With news that car theft has increased by 30% over the past three years, and the last annual police recorded vehicle theft count exceeding 85,000*, stolen vehicle recovery (SVR) expert, Tracker, is urging used car buyers to remain vigilant when on the hunt for a bargain.
Weaknesses in modern vehicle security systems have been attributed to the spike in crime in recent years, leaving owners vulnerable to attack, says Andy Barrs, Head of Police Liaison at Tracker, buyers also need to be on their guard of falling foul of the unscrupulous.
“Over 50% of the vehicles stolen in the UK are never found and returned to their rightful owner, with many prestige vehicles stolen to order and shipped abroad,” explains Andy Barrs of Tracker, part of the Tantalum Corporation. “In 2016 alone, over 85,000 cars were reported stolen, which could lead to an increase in the number of stolen cars being cloned and offered for sale by unscrupulous thieves. Additionally, this doesn’t take into account the tens of thousands of vehicles stolen in previous years that could also be offered to innocent buyers.”
“There are serious consequences if you are caught driving a stolen car. If you are pulled over by the police who check the vehicle and discover it to be stolen, you could face being arrested for either theft or handling stolen goods. Even once you’ve proved you are an innocent purchaser, you still stand to lose both the car and the money you paid for it because you are not the legal owner and your insurance policy is unlikely to cover this scenario.”
The good news is that anyone in the market for a used car can protect themselves in a few easy steps, says Tracker. When viewing a potential purchase, check the vehicle for new registration plates. If they are new, buyers should ask why they have been replaced because it could be disguising the car’s true identity. Check that both sets of keys are present and work, since it could indicate the car is stolen or, allow thieves to steal it in the future with the second key.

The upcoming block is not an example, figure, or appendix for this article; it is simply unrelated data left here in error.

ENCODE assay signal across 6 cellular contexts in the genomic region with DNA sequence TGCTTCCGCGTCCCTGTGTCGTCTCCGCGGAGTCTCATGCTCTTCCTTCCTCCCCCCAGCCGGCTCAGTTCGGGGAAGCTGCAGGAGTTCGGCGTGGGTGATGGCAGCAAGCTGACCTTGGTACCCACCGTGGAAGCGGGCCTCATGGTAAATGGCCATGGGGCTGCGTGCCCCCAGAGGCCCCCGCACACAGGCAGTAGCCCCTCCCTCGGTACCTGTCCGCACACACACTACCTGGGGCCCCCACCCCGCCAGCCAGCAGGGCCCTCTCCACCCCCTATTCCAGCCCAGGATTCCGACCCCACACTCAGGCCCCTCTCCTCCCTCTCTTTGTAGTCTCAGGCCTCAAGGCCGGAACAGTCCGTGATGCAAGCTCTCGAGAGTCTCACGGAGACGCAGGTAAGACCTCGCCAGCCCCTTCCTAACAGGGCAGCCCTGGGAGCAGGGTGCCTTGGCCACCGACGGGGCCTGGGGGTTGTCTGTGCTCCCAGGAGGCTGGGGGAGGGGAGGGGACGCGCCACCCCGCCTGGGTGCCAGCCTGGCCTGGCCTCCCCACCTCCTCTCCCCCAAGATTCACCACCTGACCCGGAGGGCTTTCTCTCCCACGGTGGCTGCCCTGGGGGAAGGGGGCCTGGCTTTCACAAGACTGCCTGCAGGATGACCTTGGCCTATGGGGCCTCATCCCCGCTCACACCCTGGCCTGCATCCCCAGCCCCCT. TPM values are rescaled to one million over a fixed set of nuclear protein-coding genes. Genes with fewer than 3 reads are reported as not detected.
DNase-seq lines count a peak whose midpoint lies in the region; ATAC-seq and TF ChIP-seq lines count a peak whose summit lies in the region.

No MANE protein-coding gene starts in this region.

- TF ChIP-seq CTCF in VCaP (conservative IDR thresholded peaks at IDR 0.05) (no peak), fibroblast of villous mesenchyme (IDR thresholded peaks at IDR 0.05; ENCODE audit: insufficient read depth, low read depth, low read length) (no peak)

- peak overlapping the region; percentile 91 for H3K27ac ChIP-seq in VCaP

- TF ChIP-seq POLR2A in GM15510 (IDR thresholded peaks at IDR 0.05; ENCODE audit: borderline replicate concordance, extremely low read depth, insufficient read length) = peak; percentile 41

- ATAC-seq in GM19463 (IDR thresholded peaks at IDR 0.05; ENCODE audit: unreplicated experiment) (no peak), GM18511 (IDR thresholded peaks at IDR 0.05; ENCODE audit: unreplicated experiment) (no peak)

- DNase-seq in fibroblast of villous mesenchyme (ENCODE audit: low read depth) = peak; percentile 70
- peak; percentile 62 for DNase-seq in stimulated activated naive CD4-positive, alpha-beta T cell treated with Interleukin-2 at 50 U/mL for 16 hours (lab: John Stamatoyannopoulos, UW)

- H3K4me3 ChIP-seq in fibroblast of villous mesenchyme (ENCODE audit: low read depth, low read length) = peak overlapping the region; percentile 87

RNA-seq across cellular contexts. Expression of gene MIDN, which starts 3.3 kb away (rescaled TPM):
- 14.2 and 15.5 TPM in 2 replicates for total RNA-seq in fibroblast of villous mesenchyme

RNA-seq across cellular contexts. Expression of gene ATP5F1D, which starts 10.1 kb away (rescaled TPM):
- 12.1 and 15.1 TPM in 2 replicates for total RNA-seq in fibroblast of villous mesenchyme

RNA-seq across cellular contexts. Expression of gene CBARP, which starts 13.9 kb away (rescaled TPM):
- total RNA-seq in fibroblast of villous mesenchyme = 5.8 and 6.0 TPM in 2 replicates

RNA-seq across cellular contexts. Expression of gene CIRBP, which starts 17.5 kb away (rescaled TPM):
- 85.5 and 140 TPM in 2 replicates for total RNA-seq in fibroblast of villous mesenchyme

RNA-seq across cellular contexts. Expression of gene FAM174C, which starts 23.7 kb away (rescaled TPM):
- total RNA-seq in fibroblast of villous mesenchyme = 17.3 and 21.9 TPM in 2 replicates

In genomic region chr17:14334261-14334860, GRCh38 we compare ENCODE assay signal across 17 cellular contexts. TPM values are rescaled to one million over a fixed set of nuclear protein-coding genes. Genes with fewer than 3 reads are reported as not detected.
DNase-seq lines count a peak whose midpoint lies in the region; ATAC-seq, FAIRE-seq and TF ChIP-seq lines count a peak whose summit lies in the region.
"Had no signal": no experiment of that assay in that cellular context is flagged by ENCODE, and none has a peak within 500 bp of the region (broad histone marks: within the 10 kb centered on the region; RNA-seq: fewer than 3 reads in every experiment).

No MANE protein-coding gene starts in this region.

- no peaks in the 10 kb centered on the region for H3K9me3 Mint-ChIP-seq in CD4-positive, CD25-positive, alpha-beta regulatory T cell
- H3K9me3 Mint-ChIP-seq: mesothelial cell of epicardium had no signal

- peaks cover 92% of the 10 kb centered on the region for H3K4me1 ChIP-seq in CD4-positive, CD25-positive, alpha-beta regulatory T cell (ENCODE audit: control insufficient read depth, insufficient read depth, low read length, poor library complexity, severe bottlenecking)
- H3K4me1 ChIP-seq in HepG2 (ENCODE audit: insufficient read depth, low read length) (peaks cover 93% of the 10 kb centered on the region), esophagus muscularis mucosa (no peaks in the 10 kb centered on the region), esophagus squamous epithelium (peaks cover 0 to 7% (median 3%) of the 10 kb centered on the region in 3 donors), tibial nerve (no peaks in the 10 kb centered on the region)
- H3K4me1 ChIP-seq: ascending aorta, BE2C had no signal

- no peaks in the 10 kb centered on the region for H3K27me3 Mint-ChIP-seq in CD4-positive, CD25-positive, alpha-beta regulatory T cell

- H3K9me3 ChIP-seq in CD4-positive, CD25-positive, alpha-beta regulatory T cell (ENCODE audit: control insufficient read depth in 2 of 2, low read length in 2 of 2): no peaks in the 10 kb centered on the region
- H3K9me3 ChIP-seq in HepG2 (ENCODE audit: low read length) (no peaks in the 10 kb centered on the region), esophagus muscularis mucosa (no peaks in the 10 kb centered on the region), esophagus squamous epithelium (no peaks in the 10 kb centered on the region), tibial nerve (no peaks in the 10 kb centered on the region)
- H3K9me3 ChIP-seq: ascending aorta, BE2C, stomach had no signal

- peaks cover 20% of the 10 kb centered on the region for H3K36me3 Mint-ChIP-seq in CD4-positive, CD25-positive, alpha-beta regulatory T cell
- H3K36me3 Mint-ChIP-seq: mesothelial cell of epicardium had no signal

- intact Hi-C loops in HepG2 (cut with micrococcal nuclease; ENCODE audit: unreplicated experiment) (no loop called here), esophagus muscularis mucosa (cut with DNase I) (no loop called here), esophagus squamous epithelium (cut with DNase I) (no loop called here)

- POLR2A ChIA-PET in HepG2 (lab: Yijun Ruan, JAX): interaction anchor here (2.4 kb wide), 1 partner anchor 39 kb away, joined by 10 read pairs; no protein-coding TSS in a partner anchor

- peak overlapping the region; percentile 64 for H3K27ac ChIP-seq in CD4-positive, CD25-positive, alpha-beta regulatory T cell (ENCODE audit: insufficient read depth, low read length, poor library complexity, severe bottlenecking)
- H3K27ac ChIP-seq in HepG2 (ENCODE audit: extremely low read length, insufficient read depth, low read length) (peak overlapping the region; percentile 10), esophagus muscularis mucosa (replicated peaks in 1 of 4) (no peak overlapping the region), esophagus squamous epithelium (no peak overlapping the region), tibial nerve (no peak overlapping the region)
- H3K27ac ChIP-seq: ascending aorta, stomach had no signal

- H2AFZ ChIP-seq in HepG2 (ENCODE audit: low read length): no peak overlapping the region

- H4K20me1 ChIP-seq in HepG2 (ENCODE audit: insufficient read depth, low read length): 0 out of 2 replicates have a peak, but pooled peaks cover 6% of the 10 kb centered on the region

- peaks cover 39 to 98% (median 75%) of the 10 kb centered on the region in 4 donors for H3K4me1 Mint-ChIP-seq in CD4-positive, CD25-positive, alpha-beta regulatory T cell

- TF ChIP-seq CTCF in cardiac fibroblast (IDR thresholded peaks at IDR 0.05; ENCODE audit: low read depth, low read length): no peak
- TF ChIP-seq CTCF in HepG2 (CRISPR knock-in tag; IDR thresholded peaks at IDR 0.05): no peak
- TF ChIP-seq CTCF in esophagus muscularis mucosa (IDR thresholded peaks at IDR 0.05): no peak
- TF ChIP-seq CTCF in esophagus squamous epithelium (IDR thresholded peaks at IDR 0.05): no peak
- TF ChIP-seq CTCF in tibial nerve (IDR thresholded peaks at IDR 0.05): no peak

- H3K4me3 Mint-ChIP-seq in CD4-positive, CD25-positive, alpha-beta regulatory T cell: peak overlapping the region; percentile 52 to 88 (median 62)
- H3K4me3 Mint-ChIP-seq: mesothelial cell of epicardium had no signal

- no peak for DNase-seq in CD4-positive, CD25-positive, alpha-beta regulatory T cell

“Don’t forget to check the vehicle identification number (VIN) for any visible signs that it has been altered; the VIN is usually visible via an inspection plate adjacent to the driver’s seat and the front nearside windscreen area. Similarly, head to the GOV.UK website and look at the ‘check you’re not buying a stolen vehicle’ section as it contains valuable advice that could point to the vehicle as being stolen.
Andy Barrs concludes, “Buyers need to keep their wits about them, by taking some simple steps to spot a stolen vehicle. For instance, a seller who won’t give their address or phone number and offers to meet at a car park or service station could well have something to hide. It’s also worth checking that the title and registration match the name and address of the seller.
“We advise buyers to always be on their guard, especially if a deal seems too good to be true. If in doubt, walk away.”
Tracker celebrates 25 years of reuniting car lovers with their vehicles, and it’s this expertise which makes Tracker the leader in stolen vehicle recovery. Tracker’s unique SVR technology can locate stolen vehicles anywhere, even when they are hidden in a garage or shipping container. The discreet Tracker SVR systems work like an electronic homing device. A covert transmitter is hidden in one of several dozen places around the vehicle. There is no visible aerial, so the thief won’t even know it’s there.
Tracker’S TOP TIPS TO AVOID BUYING A STOLEN CAR
- Is the seller keen to meet in a car park or at a motorway services, rather than their home? Always ask for proof of residency and check this against the V5.
- Beware sellers who are evasive about giving out their phone number or the number appears as withheld
- If the car has new registration plates, ask why. A new plate could be disguising its real identity.
- Do the window markings on all the windows match? If one is different it could have been replaced as a result of a forced entry or a bid to remove its legal identity.
- Visit www.gov.uk/checks-when-buying-a-used-car to confirm details match DVLA records and MoT information is up-to-date and correct.
- Consider paying for a vehicle provenance check from a reputable online provider to check if it has a hidden history. Some provenance checks come with a Guarantee to protect buyers.
- Ensure both keys are present with the car and work.
- If in doubt, ask the seller for references about past financing and insurance on the vehicle. Verify the information with the bank, finance company or agent.
- Ensure the vehicle’s unique 17 digit identification number (VIN) on the car’s chassis is present, secure and unaltered.
- ALWAYS be suspicious of deals that seem too good to be true!